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Early English printing is represented in many different collections within the Rare Book and Special Collections Division.
More than half of the Division's English incunabula were given to the Library of Congress by Lessing J. Rosenwald, and form a part of the Rosenwald Collection. The majority of these volumes have been digitized, a selection of which have been included in the carrousel below for easy browsing.
The image on the right is from the Rosenwald copy of Caxton's 1498 printing of the Description of England. This short work is an adaptation of an earlier medieval Chronicle. Caxton created his Description of England by extracting geographically relevant passages from Ranulf Higden's universal history, the Polycronicon, which was written in Latin in 1387 and translated into English by John Trevisa (c.1340-c.1402) in the late fourteenth century.
Caxton's choice of texts reflects his knowledge of the English book market, which prior to the arrival of printing was exclusively scribal. The Polycronicon (and therefore also the Description of England) are part of the historical narrative known as the Brut (after Brutus, the mythical founder of Britain who was said to have been descended from the ancient epic hero, Aeneas of Troy). The Brut was extremely popular, and more than 170 manuscripts survive in English alone, with other copies surviving in Anglo-Norman and Latin. The fifteenth-century imprints in the Rosenwald Collection are a testament to how the early English printers were operating in a book market where the reading public were informed by traditions and literature that circulated in manuscript form.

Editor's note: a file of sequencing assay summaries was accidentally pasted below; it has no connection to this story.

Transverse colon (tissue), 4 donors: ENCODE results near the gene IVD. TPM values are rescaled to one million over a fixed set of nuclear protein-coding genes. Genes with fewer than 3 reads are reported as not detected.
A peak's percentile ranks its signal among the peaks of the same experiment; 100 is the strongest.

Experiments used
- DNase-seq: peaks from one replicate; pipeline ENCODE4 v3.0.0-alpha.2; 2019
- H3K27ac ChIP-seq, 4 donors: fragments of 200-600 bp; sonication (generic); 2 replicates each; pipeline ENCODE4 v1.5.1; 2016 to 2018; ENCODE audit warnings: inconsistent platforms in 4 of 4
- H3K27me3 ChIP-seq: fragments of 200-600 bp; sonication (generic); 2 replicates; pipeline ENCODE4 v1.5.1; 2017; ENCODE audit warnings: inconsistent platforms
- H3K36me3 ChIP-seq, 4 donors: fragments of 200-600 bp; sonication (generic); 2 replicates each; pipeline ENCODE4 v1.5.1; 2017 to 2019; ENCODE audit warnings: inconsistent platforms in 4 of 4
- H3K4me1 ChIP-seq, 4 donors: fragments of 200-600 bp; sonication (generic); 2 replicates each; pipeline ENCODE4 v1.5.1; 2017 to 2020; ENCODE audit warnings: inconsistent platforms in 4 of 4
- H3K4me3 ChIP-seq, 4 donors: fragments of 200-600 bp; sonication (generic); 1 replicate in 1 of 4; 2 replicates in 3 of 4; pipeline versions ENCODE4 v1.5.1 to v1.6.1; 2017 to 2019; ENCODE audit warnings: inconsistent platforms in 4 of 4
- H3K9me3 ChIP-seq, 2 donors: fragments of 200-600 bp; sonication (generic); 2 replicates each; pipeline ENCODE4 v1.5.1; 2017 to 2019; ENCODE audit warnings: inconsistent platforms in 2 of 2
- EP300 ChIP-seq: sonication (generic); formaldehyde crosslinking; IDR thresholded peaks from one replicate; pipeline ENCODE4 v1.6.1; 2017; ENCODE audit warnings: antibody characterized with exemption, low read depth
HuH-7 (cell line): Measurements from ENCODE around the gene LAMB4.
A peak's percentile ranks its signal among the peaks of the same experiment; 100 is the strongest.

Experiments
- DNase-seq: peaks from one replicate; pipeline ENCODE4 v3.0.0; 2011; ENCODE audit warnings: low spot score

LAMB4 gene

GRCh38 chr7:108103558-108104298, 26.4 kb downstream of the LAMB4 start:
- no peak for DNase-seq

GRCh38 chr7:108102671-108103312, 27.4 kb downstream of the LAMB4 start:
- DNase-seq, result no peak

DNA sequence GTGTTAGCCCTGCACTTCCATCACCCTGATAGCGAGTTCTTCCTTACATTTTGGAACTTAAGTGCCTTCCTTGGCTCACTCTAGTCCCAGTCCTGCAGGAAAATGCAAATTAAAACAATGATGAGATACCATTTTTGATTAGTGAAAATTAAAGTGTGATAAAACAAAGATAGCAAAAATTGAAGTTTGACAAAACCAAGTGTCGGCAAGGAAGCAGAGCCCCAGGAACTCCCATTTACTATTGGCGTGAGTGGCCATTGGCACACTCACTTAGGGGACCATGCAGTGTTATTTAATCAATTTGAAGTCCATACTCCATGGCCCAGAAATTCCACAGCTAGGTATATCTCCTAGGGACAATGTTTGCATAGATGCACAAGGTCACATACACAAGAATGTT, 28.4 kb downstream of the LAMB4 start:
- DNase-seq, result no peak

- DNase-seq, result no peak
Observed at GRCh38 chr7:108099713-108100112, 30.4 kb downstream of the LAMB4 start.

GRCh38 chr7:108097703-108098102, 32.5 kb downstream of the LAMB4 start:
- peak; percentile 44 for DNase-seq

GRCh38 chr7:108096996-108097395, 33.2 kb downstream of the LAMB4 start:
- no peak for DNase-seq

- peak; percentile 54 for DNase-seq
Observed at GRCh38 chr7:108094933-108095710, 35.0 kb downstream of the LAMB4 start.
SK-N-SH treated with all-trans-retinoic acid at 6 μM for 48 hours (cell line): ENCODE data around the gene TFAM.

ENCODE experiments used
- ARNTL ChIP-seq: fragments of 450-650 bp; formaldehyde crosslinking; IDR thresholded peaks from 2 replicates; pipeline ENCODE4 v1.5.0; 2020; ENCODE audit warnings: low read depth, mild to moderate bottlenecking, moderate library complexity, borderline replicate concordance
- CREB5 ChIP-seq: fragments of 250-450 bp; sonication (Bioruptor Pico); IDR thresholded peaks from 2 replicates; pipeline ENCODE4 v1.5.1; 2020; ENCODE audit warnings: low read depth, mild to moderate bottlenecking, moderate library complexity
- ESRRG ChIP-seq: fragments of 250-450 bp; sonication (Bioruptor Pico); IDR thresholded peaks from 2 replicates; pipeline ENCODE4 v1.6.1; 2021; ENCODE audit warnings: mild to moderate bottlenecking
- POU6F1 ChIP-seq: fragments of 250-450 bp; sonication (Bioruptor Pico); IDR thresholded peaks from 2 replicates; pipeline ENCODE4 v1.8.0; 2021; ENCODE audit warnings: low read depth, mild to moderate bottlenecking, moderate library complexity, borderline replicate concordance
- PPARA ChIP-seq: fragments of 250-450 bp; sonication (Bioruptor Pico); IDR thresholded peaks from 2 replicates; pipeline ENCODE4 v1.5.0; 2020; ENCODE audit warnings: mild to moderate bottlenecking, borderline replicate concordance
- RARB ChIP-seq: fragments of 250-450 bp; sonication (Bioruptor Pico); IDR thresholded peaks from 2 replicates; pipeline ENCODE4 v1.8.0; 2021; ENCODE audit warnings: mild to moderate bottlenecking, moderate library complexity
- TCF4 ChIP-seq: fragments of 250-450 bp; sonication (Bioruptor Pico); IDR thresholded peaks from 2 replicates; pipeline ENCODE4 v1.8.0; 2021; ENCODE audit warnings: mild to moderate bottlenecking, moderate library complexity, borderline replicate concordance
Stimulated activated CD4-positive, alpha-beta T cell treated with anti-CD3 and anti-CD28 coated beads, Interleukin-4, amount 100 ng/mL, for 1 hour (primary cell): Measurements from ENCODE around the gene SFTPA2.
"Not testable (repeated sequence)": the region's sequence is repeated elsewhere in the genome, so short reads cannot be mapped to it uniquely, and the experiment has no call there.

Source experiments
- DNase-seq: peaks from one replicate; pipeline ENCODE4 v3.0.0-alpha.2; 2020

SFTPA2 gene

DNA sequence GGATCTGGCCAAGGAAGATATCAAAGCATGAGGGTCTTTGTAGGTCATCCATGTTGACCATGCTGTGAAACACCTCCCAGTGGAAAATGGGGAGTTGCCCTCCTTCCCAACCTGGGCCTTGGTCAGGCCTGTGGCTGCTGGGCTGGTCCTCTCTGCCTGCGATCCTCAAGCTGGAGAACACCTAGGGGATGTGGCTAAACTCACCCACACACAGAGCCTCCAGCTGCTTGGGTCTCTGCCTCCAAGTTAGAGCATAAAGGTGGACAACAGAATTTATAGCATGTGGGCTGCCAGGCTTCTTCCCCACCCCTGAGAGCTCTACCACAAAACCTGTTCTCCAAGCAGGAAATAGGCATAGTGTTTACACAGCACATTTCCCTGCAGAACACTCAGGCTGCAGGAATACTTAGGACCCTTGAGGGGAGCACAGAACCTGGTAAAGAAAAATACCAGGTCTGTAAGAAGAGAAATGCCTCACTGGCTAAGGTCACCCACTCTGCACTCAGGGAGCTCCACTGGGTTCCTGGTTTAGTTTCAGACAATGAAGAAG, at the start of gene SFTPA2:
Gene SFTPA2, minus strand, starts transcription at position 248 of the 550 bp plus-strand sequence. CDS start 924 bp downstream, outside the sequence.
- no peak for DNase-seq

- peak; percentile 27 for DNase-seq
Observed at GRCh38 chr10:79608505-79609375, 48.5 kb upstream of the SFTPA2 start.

The Vollbehr Collection of Incunabula, purchased by an act of Congress in 1930, also contains English imprints--among them a copy of Caxton's 1482 printing of Polycronicon. Likewise, the John Boyd Thacher Collection contains three English incunabula, one of which is Caxton's 1483 printing of the English poet John Gower's Confessio amantis.
While the Division's collection of fifteenth-century English imprints were acquired as part of larger collections, the Division's holdings for sixteenth-century English imprints were acquired mostly through individual purchases or donations. Nevertheless, researchers interested in this period of English printing will not be disappointed, as more than 1,500 items have been reported to the international database, the English Short Title Catalog (ESTC) External, a comprehensive catalog hosted by the British Library. While only a portion of the Rare Book and Special Collections Division's English imprints have been digitized, researchers can often find links to digitized copies in other libraries by cross-referencing the Library of Congress catalog with the item in the English Short Title Catalog (ESTC) External.
The selection of images in carrousel below represent only a fraction of the English imprints that can be found in the Division. Researchers interested in specific printers, particular titles, or assistance with secondary material pertaining to these items are encouraged to contact the reference staff through the Ask a Librarian service.